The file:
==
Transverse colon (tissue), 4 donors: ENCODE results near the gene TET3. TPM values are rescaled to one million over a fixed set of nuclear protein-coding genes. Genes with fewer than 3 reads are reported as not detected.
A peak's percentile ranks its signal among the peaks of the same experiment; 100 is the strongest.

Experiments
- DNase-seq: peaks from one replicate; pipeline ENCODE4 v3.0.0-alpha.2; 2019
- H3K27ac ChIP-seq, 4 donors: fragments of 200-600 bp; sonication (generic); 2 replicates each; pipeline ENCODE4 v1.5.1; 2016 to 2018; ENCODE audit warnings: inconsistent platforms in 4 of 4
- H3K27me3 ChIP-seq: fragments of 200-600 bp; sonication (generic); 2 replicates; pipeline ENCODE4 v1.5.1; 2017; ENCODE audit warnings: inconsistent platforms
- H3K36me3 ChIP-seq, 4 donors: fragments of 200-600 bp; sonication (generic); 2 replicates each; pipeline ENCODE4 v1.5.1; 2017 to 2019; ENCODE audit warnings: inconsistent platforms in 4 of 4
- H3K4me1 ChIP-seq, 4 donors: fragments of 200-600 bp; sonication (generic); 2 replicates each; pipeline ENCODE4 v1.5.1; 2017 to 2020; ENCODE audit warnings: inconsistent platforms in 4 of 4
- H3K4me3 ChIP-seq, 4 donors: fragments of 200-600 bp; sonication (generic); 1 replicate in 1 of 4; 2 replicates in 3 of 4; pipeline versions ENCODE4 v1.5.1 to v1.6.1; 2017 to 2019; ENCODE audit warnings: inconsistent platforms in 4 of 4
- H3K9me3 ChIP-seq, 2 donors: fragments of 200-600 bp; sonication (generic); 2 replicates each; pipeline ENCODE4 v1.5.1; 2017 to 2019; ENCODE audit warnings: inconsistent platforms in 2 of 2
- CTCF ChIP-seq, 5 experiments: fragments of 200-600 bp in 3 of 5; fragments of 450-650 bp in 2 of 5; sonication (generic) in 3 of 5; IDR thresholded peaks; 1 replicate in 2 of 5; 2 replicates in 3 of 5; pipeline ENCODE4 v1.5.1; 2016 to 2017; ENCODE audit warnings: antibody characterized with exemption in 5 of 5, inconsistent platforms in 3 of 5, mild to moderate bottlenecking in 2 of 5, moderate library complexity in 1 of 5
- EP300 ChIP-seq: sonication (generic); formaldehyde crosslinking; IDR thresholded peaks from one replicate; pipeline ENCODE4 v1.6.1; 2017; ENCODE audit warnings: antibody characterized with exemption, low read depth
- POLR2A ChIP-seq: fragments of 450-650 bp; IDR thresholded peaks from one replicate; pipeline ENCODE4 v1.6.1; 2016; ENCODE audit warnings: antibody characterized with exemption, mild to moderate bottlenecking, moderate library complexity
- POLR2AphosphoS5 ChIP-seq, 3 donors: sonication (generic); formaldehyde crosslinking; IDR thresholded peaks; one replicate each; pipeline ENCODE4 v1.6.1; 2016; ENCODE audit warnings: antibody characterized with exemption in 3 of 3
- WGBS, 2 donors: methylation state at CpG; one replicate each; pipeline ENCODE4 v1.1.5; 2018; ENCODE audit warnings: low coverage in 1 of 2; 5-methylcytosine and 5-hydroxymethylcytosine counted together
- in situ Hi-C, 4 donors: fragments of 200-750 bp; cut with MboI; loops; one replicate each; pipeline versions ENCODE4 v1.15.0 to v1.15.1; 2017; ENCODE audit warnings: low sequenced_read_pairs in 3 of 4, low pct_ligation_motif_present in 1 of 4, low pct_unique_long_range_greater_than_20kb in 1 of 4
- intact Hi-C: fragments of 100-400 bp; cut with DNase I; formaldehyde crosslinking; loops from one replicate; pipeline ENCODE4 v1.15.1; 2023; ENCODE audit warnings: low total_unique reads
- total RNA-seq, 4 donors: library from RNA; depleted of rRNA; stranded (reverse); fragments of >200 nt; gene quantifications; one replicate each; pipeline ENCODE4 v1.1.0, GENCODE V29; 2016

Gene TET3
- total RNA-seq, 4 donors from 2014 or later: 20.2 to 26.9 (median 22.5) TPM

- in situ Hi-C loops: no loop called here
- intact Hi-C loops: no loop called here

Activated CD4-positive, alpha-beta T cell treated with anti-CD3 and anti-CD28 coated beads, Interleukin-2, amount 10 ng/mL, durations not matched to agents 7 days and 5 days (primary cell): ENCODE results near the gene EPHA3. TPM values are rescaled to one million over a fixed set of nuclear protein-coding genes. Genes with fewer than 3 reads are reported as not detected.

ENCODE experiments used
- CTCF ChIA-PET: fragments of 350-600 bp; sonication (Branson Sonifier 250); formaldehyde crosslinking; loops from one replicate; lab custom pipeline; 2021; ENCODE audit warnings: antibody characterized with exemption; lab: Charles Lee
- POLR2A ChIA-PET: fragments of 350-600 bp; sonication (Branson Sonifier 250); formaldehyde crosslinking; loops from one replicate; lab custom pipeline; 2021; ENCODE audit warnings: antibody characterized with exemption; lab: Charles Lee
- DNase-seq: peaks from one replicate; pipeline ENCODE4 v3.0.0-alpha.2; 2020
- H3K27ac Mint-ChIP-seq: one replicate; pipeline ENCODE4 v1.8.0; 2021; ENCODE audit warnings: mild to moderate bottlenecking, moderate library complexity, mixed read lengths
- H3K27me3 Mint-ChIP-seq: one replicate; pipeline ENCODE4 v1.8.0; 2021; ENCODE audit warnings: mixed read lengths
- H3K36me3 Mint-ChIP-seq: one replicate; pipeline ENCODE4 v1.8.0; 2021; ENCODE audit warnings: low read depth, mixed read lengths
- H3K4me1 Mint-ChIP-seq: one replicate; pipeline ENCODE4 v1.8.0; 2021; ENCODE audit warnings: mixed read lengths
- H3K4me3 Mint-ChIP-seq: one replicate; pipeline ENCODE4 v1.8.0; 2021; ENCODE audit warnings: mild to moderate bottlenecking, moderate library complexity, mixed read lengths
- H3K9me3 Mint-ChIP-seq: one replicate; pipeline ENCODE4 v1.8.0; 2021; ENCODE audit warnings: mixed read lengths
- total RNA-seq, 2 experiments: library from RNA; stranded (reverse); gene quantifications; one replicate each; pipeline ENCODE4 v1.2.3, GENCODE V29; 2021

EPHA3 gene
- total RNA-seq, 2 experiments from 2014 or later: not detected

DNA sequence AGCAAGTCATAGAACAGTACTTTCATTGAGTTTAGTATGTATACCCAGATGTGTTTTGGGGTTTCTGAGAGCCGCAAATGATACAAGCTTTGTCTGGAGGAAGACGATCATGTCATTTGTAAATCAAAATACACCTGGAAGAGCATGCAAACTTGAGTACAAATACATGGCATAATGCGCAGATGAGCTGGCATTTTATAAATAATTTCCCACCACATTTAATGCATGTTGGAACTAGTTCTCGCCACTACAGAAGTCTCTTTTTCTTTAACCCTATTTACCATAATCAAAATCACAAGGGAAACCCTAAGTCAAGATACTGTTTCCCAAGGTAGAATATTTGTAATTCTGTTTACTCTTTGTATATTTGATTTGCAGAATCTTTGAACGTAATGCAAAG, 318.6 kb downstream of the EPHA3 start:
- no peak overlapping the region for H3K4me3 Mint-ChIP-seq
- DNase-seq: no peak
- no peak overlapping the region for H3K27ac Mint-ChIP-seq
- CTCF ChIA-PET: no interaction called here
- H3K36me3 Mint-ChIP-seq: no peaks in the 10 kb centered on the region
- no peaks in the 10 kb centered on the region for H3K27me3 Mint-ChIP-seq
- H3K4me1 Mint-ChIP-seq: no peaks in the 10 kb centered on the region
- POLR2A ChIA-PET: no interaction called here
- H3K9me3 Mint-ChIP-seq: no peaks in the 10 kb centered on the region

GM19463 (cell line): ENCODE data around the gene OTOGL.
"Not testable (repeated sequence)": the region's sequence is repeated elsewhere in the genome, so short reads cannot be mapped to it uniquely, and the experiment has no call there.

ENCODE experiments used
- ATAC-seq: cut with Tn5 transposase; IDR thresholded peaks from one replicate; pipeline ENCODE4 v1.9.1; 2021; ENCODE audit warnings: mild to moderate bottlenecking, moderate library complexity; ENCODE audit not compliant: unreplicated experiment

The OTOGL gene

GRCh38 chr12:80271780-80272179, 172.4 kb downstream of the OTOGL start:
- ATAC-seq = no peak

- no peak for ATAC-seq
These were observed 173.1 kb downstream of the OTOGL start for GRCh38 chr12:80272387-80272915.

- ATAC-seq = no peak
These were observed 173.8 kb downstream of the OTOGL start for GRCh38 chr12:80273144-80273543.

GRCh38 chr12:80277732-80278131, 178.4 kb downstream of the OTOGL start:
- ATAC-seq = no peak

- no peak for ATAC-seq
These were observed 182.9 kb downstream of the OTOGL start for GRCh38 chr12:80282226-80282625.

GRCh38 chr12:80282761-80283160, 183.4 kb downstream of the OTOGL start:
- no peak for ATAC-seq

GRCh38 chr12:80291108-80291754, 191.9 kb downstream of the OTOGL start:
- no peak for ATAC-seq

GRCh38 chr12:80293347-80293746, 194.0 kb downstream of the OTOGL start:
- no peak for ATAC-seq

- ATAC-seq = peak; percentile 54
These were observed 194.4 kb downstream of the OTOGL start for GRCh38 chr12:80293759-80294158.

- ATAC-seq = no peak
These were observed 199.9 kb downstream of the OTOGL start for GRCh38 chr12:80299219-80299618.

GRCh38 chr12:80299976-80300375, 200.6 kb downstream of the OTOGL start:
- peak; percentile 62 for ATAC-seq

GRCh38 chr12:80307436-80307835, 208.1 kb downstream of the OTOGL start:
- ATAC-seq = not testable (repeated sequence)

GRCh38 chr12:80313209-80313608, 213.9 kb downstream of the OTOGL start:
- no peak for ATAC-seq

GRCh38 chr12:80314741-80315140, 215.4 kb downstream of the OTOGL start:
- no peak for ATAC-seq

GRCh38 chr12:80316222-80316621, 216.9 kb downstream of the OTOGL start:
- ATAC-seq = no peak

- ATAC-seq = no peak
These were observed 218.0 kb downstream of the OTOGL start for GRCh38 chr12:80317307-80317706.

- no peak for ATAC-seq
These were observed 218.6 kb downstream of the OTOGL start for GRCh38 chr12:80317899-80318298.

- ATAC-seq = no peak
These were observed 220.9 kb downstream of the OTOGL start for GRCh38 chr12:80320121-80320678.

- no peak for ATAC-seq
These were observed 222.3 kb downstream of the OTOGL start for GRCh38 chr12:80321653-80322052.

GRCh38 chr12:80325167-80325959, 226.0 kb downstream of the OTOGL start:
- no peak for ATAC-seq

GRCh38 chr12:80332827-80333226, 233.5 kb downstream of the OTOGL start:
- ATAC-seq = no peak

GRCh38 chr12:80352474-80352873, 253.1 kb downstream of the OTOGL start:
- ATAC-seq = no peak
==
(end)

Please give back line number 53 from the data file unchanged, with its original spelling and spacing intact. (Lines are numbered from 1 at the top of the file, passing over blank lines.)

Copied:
- ATAC-seq = no peak